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how secure are Webserver like Apache2 or Nginx on a current linux, e.g. Debian, when downloaded from a repo of this distro? Of course, they have to configured correct and must be up to date.

If they are unsecure, what do companies do with their webservers for more security? Commercial support/patches?

Edit: In repos are not the latest versions, but old versions with securtity fixes. Are they secure like the latest versions?

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  • They are of-course meant to be secure, of course what you mean by "secure" is unclear. Commented May 30, 2016 at 17:18
  • So are all software packages. There's nothing inherent about Linux repos that makes them more or less secure.
    – Polynomial
    Commented May 30, 2016 at 17:18

3 Answers 3

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The web servers you've menationed as being shipped with Linux distributions (Apache and Nginx) are two of the three most commonly used web servers (stats from the May 2016 Netcraft report).

As such it's safe to say that a very large number of companies consider them safe for widespread use on the Internet (which is by definition a fairly hostile environment).

Having those web servers installed from linux distribution repositories likely doesn't make a large amount of difference to their practical security as most/all linux distributions will provide security patches where new issues are found. Some linux distributions will "backport" security fixes so that these are applied even where the base versio of the software is not upgraded. This can provide benefits from a stability perspective.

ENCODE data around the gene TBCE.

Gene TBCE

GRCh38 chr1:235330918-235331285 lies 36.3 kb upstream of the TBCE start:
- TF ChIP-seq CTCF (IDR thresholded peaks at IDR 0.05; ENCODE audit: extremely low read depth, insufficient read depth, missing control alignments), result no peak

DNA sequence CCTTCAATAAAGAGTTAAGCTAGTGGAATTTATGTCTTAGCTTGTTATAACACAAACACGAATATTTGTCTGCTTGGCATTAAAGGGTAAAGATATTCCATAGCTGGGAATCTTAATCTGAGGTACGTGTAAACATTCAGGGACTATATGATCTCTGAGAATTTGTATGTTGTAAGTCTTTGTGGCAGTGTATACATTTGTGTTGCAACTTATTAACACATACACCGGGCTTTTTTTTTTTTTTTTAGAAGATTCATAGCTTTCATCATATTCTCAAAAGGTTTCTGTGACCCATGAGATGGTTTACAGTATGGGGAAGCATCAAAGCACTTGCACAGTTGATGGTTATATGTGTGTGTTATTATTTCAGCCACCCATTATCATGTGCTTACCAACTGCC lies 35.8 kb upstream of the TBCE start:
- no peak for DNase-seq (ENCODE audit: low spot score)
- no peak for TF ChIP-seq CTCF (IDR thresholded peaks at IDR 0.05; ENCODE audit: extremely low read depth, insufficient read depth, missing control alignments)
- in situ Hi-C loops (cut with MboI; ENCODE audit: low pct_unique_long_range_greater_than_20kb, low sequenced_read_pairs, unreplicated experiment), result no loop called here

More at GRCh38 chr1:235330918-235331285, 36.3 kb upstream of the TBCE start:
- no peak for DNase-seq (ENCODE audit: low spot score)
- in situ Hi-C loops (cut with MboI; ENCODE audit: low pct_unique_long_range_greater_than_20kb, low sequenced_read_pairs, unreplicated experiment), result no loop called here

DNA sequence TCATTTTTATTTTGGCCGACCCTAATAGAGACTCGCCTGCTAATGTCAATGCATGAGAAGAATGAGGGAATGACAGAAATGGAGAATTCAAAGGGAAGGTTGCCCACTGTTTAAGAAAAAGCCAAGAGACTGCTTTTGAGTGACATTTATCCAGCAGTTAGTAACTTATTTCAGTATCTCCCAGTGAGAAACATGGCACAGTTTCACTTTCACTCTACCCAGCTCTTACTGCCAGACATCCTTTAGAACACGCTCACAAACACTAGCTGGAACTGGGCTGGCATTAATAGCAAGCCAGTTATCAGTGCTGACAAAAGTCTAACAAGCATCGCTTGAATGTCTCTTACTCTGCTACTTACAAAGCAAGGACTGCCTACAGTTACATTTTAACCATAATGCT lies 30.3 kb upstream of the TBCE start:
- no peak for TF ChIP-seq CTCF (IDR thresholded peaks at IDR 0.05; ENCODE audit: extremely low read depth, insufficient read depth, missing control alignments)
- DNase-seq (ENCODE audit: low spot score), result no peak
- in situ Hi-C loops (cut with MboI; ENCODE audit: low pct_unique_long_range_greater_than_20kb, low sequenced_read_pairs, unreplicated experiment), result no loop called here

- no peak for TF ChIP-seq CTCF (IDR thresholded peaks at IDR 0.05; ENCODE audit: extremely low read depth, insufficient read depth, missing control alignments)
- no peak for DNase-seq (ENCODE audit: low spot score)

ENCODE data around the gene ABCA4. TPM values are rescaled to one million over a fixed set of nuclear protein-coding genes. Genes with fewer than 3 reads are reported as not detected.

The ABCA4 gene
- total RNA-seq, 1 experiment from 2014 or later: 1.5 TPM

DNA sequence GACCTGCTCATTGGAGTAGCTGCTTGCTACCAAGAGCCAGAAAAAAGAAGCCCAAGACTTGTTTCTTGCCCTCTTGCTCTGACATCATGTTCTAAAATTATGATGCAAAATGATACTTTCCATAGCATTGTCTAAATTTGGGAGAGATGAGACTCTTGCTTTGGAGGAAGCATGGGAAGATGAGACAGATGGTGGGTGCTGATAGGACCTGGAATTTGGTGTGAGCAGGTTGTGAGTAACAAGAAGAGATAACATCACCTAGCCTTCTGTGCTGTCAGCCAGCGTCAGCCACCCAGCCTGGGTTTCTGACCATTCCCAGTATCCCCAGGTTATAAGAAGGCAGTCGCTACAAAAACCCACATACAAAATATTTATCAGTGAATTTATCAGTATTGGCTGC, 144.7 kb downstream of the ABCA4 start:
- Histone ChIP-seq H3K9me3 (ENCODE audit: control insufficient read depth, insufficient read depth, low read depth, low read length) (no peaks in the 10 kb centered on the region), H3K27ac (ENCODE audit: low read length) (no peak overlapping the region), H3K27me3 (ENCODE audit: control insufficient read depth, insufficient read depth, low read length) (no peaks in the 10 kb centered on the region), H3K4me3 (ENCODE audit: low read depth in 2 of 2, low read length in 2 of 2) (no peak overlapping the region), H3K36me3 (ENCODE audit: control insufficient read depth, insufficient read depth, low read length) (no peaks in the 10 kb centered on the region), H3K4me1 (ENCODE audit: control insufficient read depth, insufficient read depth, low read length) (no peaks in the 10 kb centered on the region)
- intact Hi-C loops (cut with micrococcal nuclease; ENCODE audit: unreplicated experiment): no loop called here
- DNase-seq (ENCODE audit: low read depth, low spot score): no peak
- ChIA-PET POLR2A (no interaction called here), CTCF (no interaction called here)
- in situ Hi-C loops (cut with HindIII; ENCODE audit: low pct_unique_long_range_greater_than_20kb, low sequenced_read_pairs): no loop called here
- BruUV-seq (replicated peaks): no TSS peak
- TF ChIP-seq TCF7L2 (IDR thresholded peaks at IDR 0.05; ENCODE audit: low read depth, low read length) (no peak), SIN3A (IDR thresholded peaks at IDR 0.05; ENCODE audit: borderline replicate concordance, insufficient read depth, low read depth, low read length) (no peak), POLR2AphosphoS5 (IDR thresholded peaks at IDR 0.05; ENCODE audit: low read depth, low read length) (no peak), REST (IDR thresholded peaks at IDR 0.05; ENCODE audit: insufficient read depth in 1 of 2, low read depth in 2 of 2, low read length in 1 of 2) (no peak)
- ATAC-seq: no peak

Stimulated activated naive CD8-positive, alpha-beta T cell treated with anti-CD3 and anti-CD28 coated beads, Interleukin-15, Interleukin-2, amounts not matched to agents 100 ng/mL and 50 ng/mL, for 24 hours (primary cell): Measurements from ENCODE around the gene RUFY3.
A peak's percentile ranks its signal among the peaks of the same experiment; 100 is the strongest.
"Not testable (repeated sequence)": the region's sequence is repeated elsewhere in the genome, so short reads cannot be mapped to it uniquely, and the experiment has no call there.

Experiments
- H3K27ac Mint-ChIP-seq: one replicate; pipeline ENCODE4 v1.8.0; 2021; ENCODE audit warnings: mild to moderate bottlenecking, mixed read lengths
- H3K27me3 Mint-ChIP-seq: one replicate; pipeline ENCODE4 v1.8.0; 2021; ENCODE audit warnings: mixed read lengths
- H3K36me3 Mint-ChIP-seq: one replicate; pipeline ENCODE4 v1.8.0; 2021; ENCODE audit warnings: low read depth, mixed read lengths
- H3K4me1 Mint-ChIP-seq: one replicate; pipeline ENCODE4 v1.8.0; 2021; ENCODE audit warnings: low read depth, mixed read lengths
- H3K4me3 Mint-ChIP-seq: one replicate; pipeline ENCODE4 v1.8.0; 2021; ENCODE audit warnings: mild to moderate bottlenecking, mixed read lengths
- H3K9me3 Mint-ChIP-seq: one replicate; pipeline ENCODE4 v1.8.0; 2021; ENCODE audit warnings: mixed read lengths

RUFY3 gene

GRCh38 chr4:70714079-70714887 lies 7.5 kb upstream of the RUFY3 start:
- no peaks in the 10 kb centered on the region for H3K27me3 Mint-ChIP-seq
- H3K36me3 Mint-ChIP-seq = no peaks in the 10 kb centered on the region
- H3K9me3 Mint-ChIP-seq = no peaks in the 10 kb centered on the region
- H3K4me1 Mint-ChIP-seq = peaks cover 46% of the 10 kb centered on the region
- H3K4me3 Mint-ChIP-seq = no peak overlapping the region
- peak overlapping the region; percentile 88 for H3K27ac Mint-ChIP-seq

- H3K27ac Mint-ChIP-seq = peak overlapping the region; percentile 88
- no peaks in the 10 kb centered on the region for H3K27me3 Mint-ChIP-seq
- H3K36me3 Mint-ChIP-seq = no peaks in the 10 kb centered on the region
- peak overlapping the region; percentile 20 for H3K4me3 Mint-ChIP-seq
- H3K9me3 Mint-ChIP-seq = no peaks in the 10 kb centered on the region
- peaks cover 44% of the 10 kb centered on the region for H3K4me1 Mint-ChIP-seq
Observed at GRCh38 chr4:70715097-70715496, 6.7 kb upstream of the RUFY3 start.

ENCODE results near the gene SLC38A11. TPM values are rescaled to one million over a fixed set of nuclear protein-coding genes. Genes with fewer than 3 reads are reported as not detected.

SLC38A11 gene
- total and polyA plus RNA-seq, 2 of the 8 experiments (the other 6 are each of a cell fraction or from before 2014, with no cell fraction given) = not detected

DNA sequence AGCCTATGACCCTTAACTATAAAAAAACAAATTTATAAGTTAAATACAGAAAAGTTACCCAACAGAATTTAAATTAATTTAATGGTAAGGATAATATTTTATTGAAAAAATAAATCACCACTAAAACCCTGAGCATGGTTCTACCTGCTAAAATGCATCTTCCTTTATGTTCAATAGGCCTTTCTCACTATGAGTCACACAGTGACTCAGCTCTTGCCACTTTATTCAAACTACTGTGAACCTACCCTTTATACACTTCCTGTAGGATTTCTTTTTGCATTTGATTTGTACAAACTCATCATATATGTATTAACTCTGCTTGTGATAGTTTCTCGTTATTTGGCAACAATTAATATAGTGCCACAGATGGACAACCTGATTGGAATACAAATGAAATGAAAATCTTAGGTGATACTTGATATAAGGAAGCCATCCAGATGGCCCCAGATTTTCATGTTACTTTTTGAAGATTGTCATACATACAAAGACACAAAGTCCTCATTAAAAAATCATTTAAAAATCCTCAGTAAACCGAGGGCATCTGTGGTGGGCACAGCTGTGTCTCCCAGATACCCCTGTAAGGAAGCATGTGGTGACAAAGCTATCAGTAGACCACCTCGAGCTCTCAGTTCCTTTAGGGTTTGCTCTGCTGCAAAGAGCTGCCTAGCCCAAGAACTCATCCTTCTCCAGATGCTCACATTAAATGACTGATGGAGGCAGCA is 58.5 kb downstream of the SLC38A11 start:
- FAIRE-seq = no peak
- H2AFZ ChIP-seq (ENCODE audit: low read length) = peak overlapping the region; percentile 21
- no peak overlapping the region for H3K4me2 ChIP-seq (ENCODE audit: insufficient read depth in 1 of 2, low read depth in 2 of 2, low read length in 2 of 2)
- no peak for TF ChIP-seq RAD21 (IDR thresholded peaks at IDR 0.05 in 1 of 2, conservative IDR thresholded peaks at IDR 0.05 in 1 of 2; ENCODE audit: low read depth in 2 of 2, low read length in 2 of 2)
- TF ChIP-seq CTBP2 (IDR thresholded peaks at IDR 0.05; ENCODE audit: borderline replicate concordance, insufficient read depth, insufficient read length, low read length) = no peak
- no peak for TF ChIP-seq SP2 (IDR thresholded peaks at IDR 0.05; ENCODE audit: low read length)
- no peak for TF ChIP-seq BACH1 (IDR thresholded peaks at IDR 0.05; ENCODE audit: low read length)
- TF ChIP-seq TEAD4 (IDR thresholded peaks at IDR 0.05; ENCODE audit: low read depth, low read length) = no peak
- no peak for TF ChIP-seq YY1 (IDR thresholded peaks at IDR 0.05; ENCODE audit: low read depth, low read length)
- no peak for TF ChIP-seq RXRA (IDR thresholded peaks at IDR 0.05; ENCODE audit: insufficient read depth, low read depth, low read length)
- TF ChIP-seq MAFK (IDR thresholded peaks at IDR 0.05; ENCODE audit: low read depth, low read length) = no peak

As to whether they are "secure" enough for your needs, that's impossible to tell without knowing about your organisation in specific.

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  • "doesn't make a lot of difference" - I disagree. Firstly there!'s a lot of difference between official repositories and third party repositories (not mirrors of official repositories as long as signing is required) Secondly managing packages which are part of a distribution should ensure more up to date patch release and notification, and thirdly the official distribution packages will be better supported and pose fewer dependency issues.
    – symcbean
    Commented May 30, 2016 at 18:08
  • <sigh> I was comparing to manually getting latest releases from vendor websites, where did I mention 3rd party repo's? If you want the latest version, you can get it from Apache/nginx and compile manually. From a security stand point using a debian etc repo isn't much different as they backport fixes... Commented May 30, 2016 at 18:19
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Typically yes, they're secure. They get patched just like the versions from the project. Most distros issue security advisories as they provide patches: Debian security advisories, Red Hat 6 advisories.

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They are about as secure as the next widespread security fiasco, ie if you get hosed by a openssl hole, you are safe in assuming millions others are too. The upside is, the updates and fixes are usually very quick on turnaround.

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